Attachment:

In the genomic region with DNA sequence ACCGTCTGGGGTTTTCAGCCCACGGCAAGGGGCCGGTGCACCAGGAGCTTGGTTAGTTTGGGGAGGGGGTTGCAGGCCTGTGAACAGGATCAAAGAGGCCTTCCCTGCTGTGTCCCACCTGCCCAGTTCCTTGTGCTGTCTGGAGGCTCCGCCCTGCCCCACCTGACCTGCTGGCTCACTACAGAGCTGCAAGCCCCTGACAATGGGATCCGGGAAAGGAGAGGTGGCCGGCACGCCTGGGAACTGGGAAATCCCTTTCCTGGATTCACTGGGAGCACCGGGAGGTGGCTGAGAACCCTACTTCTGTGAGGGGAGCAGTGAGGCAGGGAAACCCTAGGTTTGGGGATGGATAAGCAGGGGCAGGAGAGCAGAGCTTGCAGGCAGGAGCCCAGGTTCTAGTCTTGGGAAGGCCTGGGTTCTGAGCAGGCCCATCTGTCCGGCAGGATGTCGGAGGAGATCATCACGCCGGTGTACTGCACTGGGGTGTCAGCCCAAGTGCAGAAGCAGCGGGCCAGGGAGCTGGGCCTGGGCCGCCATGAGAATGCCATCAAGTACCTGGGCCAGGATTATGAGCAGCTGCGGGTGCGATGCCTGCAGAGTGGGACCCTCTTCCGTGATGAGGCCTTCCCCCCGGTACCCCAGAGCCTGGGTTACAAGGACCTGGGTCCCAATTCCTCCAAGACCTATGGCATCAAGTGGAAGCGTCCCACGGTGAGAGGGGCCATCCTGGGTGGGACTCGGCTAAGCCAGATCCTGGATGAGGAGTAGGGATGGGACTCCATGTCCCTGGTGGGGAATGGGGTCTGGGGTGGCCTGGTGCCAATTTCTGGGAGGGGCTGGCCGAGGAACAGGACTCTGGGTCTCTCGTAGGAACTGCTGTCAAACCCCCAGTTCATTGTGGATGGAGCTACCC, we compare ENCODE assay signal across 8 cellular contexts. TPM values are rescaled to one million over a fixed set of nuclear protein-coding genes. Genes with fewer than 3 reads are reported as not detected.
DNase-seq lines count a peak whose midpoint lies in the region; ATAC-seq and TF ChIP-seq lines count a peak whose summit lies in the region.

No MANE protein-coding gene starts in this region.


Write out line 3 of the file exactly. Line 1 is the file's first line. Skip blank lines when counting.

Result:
No MANE protein-coding gene starts in this region.